A photo by Anders Jildén. unsplash.com/photos/O85h02qZ24w

“An idea is a thought. It’s a thought that holds more than you think it does when you receive it,” writes filmmaker David Lynch in his book Catching the Big Fish: Meditation, Consciousness and Creativity“But in that first moment there is a spark.”

Often, in order for us to get that spark, we have to do some work. Maybe we have a specific process. Maybe we have specific tools we turn to. Maybe we like to shake things up, which is when our ideas shake out.

Last month I interviewed three authors about how they get their best ideas. I loved reading their suggestions, so I’ve turned this into a mini series, and asked other authors to chime in. (Stay tuned for more posts with insights.) Below, three more authors generously share their idea-generating process, in their own—incredibly inspiring—words.

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Sean Grover

Grover is the author of the book When Kids Call the Shots, and pens a blog by the same name. He’s a psychotherapist with over 20 years of experience working with children and adults. 

For me, the worst way to come up with a great idea is to sit down and try to come up with a great idea. Over the years, I developed a three-step creative process:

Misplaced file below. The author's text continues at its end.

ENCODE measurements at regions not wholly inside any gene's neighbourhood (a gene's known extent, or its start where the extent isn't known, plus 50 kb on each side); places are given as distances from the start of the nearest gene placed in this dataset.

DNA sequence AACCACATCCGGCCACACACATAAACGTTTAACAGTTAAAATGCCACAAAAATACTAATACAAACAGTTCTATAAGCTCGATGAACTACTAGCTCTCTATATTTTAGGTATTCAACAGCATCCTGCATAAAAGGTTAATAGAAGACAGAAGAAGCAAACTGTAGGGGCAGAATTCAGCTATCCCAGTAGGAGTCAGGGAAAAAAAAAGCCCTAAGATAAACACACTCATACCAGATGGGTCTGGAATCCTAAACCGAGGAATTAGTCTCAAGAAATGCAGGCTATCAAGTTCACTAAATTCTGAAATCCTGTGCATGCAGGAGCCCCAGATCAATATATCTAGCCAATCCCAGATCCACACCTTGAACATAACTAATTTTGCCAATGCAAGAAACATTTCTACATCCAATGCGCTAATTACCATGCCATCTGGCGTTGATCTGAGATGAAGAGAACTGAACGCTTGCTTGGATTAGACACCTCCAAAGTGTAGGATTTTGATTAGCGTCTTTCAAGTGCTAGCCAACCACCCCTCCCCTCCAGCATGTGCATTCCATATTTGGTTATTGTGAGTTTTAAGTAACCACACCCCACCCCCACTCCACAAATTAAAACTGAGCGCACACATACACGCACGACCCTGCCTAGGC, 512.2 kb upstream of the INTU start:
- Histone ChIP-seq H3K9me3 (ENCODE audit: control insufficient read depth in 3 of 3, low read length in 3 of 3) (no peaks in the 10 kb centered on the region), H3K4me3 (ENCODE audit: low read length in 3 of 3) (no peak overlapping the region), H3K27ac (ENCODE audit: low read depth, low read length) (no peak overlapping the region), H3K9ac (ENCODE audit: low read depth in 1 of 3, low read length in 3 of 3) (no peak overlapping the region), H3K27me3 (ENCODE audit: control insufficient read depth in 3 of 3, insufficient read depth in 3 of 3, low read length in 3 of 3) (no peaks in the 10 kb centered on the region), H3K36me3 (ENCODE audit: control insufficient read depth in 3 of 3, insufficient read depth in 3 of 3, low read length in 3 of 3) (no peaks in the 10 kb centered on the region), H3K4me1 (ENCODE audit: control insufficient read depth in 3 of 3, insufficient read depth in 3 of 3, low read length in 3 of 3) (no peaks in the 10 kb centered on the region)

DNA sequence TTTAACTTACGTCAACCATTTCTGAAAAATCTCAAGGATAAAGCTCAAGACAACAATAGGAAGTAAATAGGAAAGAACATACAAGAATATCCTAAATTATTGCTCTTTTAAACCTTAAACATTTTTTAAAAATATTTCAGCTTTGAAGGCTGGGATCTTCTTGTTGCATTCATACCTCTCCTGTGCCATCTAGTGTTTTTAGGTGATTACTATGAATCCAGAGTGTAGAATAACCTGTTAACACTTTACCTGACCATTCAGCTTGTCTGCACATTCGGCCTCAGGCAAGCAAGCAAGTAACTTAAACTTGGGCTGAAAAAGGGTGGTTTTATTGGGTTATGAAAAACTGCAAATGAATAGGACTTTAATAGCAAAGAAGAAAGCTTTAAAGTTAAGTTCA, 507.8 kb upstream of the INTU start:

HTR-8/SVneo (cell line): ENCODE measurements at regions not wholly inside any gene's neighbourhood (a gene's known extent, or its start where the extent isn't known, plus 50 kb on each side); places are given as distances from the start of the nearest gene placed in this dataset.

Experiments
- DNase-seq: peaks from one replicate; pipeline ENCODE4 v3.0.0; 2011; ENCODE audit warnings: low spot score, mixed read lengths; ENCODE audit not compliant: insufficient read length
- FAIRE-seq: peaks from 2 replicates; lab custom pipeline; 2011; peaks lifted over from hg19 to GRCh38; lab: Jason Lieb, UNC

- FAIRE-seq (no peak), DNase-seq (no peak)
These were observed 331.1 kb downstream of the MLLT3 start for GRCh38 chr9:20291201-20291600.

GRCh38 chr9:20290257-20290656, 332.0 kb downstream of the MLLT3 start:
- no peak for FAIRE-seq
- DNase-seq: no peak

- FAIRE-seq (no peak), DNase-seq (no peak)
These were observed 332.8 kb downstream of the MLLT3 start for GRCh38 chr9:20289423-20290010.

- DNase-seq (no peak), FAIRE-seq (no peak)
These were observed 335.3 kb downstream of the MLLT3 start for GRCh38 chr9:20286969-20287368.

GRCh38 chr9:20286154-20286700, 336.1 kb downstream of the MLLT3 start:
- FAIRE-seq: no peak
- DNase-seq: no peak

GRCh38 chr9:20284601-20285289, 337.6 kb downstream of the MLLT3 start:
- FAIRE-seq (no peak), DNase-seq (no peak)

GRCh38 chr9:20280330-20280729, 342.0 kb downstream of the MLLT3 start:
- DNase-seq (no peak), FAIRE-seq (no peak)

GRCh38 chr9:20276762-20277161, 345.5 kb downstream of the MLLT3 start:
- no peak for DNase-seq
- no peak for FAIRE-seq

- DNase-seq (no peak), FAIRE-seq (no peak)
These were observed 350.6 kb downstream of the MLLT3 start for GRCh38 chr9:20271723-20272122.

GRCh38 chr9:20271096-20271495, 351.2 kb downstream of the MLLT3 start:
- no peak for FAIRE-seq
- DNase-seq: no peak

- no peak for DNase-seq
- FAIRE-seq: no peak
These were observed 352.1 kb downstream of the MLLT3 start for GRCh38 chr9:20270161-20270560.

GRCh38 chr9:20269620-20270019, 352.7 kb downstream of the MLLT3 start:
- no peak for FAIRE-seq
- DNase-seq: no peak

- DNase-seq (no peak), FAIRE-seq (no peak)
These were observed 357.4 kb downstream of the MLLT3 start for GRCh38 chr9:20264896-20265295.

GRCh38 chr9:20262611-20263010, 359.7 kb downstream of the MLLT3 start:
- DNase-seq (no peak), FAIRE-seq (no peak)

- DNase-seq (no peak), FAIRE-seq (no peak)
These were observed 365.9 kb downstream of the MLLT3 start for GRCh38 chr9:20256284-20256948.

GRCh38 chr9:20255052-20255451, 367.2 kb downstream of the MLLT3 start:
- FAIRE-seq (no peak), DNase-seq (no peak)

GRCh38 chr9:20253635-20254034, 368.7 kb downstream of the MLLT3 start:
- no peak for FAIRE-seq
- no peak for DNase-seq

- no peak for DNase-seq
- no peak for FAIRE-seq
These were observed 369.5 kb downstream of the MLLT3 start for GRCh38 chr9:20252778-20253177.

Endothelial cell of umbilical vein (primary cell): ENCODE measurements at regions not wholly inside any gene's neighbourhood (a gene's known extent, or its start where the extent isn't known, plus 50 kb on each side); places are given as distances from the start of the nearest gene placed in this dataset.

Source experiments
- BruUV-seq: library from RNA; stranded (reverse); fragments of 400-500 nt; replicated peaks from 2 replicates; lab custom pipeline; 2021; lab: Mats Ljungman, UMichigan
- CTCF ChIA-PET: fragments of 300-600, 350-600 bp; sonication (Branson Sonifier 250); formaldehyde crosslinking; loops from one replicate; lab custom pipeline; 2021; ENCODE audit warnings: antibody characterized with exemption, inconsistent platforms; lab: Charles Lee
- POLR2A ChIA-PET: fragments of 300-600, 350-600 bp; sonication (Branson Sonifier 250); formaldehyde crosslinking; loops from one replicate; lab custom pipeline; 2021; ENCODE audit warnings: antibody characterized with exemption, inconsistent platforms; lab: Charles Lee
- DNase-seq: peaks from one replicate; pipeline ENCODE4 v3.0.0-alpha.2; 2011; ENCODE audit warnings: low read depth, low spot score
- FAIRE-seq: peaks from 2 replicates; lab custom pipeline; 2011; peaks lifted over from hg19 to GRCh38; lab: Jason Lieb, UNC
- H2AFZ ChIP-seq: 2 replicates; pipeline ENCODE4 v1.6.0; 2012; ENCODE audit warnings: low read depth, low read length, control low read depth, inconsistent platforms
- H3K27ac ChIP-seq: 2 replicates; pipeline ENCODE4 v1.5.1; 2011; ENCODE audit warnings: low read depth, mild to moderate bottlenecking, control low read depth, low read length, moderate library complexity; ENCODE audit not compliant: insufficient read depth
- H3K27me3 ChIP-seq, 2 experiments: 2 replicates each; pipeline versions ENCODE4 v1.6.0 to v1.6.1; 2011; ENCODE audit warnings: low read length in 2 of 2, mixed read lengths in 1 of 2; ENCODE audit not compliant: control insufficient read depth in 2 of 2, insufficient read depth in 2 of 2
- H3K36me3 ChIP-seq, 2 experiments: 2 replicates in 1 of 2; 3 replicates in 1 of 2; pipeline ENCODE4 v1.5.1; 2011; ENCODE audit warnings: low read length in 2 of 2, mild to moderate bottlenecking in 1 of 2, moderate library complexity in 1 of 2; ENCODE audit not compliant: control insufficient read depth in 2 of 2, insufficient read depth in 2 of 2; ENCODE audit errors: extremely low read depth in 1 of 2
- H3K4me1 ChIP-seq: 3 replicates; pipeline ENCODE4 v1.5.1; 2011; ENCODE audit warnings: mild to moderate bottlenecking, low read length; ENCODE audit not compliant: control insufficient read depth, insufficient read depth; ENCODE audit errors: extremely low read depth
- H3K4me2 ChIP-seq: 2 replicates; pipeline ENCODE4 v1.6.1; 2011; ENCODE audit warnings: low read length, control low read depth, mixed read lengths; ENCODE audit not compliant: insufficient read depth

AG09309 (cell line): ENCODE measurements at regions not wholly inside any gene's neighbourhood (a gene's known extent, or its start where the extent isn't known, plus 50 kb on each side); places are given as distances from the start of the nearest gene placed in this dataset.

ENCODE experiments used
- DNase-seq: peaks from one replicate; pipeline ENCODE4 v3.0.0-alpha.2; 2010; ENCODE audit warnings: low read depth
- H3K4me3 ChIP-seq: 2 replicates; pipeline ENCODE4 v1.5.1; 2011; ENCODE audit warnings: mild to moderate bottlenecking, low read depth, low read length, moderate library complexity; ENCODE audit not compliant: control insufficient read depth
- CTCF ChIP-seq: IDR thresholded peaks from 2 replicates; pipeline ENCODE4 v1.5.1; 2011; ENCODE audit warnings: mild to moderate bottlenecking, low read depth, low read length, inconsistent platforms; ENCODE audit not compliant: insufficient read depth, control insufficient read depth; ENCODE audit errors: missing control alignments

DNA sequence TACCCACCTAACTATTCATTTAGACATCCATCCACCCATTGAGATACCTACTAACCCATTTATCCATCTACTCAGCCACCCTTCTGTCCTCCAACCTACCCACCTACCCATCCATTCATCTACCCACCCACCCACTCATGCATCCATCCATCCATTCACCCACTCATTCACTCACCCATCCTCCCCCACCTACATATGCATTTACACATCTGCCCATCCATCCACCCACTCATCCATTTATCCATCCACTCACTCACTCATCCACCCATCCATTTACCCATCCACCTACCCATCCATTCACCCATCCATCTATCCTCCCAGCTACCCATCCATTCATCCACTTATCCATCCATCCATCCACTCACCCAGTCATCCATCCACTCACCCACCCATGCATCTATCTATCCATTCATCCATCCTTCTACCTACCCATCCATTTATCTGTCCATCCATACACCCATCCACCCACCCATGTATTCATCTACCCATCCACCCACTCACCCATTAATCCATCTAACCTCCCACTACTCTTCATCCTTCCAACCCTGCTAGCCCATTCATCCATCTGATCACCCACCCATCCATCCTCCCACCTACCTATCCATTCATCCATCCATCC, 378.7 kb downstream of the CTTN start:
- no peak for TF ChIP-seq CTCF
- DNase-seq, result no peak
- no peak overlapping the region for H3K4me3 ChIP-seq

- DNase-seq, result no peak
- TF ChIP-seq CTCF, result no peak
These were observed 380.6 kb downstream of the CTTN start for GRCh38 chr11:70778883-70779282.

When Kids Call the Shots, Sean Grover

1. Keep Active

I think best on my feet while engaged in an activity or task. The ideas flow more freely when I stay out of my own way. I trust that my unconscious is much more creative than my intellect. Running, swimming, yoga…these are my weekly writing maintenance activities that help me bypass by limited thinking mind and tap into deeper creativity.

2. Keep Notes

When an idea hits me, I jot it down immediately or dictate it into my phone. I keep lists and lists of ideas for when I hit a dry spell.

3. Keep Focus

The final stage is to meditate, see where the idea leads me. I’ve been a practicing Nichiren Buddhism with SGI (an international lay Buddhist organization) for 27 years. I chant one hour every morning. This is when ideas really take flight! After an hour of chanting, I literally dash to my laptop. I can’t write fast enough.

My Buddhist faith also helps me focus on my main writing goals: to encourage, impart confidence and inspire. When I stay focused on these goals, I write with less ego and a greater sense of humanity.

And finally, my wife, Yuko, is a professional journalist, my best friend, and much more talented writer than I am. We constantly discuss ideas and encourage one another.

What I lack in talent, I make up for in discipline. To that end, this quote from Ralph Waldo Emerson is one that I turn to often for inspiration:  “The way to speak and write what shall not go out of fashion, is to speak and write sincerely.”

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Jessica Fechtor

Fechtor is the author of the book Stir: My Broken Brain and the Meals That Brought Me Home. She also pens the super popular blog Sweet Amandine